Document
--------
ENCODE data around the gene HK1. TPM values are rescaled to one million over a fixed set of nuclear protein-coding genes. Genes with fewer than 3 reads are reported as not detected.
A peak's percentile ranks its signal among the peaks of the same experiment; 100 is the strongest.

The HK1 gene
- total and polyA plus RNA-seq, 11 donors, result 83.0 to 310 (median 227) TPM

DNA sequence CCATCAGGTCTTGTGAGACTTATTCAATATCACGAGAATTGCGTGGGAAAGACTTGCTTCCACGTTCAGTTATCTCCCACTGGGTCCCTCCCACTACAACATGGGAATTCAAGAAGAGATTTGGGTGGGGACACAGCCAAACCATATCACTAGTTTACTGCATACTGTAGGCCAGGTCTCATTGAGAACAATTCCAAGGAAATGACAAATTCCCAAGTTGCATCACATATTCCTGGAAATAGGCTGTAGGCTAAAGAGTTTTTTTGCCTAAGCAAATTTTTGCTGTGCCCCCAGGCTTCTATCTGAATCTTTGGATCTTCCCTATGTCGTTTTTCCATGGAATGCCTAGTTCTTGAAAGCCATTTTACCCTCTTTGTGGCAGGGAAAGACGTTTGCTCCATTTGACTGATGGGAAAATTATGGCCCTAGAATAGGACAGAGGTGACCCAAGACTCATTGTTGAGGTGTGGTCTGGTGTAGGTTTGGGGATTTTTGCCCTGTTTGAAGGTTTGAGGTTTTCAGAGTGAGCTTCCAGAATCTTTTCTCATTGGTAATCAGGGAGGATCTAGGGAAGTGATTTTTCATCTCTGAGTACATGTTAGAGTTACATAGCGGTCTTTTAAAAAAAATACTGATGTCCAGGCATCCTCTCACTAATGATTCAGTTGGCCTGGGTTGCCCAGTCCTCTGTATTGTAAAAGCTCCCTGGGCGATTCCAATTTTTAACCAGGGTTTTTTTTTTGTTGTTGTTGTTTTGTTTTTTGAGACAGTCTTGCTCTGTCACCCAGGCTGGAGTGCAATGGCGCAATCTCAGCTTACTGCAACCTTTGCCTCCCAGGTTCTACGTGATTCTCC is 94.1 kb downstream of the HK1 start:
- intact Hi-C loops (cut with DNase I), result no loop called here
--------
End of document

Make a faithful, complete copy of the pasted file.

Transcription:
ENCODE data around the gene HK1. TPM values are rescaled to one million over a fixed set of nuclear protein-coding genes. Genes with fewer than 3 reads are reported as not detected.
A peak's percentile ranks its signal among the peaks of the same experiment; 100 is the strongest.

The HK1 gene
- total and polyA plus RNA-seq, 11 donors, result 83.0 to 310 (median 227) TPM

DNA sequence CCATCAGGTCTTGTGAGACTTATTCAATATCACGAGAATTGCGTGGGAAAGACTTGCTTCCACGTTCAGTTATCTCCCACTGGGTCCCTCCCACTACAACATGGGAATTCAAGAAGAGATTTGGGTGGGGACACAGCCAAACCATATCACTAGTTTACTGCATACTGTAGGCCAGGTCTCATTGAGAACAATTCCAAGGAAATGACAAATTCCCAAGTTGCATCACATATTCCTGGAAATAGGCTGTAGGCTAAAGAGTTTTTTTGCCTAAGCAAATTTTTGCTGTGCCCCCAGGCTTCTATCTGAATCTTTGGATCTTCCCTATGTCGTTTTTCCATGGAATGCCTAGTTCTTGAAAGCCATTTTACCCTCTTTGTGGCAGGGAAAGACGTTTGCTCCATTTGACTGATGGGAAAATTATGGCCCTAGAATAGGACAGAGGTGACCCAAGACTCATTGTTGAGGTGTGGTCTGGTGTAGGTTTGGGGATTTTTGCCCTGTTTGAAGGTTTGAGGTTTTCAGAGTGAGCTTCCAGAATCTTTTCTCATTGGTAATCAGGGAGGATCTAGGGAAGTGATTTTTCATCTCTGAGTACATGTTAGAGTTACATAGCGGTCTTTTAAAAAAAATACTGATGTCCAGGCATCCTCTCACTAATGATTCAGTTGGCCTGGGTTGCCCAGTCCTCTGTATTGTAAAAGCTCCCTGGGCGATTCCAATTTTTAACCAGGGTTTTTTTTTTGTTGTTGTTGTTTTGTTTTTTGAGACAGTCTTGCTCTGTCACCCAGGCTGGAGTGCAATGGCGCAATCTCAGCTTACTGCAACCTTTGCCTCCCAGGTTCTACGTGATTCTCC is 94.1 kb downstream of the HK1 start:
- intact Hi-C loops (cut with DNase I), result no loop called here